• “G-Fee” – The “g-fee” or Guarantee fee has been implemented twice in the past 12 months and is a charge on all Fannie Mae and Freddie Mac home loans.  The fee equates to roughly 75 basis points in price adjustment and is designed to raise revenues for Fannie/Freddie in an attempt to privatize the government sponsored entities.  The previous “g-fee” was announced less than 3 weeks ago, and is now being followed by a third round of “g-fees”, targeting New York, Florida, Connecticut, New Jersey and Illinois.  Follow the link to read FHFAs notice.

As the Guarantee fees mandated by FHFA continue to accrue and big Banks run at max capacity, the QE3 stimulus can only do so much to drive down home loan rates.  A disconnect will start to form between the price of mortgage backed securities and the actual home loan interest rates that are offered to consumers.

Home loan rates have never been this low and may not stay this low for long.  We are advising our clients to lock in their interest rate in the near term to take advantage of today’s low rates.  In the longer term, we may see rates go lower, but there are too many other factors that can’t be solved by money printing (QE3), that are likely to send rates higher.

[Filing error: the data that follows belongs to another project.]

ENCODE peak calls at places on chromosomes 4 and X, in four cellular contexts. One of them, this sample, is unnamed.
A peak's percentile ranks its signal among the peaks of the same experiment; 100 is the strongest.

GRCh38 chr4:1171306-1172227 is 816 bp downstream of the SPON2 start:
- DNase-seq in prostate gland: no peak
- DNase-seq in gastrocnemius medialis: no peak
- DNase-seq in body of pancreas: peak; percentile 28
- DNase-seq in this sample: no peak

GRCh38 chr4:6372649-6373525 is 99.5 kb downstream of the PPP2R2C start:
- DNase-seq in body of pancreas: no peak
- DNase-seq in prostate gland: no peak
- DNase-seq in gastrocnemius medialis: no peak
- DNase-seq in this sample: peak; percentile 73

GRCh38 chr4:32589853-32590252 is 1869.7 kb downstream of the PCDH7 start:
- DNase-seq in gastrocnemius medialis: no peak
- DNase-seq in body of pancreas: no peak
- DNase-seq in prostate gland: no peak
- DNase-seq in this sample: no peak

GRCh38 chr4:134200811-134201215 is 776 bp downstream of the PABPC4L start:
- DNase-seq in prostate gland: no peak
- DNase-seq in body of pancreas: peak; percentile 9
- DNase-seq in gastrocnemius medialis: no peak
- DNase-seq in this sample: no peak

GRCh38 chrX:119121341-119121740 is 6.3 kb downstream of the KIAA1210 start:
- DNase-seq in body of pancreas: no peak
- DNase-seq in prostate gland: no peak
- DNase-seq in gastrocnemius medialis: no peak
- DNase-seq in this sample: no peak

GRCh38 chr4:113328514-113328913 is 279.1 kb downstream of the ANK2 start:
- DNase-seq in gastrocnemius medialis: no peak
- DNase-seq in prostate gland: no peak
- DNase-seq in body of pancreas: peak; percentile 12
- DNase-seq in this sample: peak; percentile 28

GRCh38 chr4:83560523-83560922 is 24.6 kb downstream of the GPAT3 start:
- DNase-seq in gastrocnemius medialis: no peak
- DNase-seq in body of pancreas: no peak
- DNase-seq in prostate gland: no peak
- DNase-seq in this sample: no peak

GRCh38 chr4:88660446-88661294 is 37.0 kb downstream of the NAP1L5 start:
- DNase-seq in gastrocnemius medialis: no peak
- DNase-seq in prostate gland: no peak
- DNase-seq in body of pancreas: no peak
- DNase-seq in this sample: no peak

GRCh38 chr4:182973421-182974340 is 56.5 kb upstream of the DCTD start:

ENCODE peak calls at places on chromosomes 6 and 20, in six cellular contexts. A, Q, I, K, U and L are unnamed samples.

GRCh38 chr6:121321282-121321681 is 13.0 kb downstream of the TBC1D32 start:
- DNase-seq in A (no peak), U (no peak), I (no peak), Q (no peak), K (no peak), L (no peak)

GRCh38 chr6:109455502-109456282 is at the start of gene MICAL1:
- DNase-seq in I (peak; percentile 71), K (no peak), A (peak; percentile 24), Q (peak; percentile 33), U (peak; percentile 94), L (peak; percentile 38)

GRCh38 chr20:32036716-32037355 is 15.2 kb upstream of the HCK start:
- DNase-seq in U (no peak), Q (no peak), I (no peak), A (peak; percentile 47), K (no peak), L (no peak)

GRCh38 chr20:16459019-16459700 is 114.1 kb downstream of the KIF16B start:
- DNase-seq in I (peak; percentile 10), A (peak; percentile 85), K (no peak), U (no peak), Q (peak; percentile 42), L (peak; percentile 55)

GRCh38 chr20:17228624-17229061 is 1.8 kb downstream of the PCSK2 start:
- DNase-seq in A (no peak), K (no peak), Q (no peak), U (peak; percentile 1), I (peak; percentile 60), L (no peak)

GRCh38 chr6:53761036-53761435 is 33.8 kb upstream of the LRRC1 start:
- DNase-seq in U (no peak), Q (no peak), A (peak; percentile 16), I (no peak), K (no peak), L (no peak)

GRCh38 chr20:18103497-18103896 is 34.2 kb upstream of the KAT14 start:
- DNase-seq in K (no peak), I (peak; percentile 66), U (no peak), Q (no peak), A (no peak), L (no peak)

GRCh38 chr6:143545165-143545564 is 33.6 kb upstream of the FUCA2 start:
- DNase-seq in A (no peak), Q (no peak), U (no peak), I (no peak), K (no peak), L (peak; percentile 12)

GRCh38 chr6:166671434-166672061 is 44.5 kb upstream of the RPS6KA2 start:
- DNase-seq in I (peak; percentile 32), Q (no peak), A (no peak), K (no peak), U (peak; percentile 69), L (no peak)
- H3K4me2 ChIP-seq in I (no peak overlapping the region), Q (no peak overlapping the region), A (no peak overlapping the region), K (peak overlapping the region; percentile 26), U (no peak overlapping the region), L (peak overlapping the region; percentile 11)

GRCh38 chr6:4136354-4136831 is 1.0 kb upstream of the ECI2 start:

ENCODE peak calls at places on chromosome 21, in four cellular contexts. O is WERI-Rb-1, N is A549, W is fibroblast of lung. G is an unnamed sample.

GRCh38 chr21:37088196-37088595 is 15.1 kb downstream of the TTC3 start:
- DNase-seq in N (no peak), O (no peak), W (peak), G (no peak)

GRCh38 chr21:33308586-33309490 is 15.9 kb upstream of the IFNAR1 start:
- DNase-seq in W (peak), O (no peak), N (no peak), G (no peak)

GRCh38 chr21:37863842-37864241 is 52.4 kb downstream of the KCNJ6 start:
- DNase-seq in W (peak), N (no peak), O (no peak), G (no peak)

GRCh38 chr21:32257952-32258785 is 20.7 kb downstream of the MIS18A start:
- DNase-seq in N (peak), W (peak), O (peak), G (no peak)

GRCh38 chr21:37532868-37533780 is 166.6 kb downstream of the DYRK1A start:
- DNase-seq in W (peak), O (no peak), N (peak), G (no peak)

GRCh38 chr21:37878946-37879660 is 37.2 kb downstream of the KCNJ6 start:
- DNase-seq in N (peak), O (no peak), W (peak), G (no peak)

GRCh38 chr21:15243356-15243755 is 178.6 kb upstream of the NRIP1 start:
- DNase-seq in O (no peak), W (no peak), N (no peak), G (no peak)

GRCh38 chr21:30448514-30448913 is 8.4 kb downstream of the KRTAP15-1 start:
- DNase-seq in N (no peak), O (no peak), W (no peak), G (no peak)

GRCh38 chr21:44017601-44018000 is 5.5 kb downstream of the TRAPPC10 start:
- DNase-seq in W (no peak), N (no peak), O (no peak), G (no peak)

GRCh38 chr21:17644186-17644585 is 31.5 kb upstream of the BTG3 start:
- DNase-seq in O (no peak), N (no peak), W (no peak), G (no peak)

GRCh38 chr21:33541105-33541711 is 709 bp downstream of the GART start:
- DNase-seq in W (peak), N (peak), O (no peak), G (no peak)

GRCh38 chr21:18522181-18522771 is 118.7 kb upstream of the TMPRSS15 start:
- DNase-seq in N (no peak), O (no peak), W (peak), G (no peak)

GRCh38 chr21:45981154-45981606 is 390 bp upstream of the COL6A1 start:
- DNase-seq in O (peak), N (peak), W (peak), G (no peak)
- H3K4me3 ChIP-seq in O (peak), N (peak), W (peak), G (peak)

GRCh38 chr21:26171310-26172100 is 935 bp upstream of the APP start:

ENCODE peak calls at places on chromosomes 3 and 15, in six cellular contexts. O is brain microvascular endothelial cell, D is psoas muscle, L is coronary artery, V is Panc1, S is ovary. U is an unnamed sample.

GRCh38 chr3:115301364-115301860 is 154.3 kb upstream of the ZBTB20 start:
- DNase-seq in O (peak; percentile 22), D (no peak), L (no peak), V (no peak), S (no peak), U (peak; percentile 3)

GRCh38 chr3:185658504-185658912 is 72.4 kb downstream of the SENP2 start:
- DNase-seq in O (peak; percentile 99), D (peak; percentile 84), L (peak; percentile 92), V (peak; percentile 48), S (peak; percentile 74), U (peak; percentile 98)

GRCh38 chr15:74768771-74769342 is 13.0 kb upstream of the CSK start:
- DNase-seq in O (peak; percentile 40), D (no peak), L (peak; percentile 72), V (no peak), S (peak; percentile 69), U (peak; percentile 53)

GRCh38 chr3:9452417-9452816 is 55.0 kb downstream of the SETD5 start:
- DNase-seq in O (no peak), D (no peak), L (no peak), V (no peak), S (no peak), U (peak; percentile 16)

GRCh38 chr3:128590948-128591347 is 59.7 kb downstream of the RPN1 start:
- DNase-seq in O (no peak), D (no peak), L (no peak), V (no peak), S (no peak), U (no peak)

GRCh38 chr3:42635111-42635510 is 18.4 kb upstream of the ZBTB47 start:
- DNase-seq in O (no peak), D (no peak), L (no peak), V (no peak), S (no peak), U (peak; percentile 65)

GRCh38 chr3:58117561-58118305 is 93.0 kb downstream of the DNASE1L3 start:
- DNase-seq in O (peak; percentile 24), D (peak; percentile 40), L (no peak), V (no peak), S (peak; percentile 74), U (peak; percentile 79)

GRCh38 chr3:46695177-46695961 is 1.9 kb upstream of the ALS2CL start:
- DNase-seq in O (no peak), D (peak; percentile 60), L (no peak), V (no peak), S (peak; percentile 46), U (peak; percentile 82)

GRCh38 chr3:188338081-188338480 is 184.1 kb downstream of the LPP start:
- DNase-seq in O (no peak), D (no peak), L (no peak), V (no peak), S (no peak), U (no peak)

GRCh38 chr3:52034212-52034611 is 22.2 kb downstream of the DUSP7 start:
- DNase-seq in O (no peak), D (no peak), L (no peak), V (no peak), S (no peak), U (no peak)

We maintain an ongoing dialogue with our clients about the market and interest rates throughout their financing experience so we can take advantage of the lowest rates when they present themselves. We all want the lowest rate, and the best way to ensure that you get the lowest rate, is to build a relationship with your mortgage planner, so they can best advise you on when to lock in your rate. Call us today for a complimentary mortgage review or Apply Online.

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+Patrick Glaros empowers people to find their best home loan option. Through planning and education, and a goal-oriented approach, Patrick and the team at Dallas Mortgage Planners have one common goal: Help clients make an informed decision to choose the best home loan for their unique situation. Find other articles written by Patrick.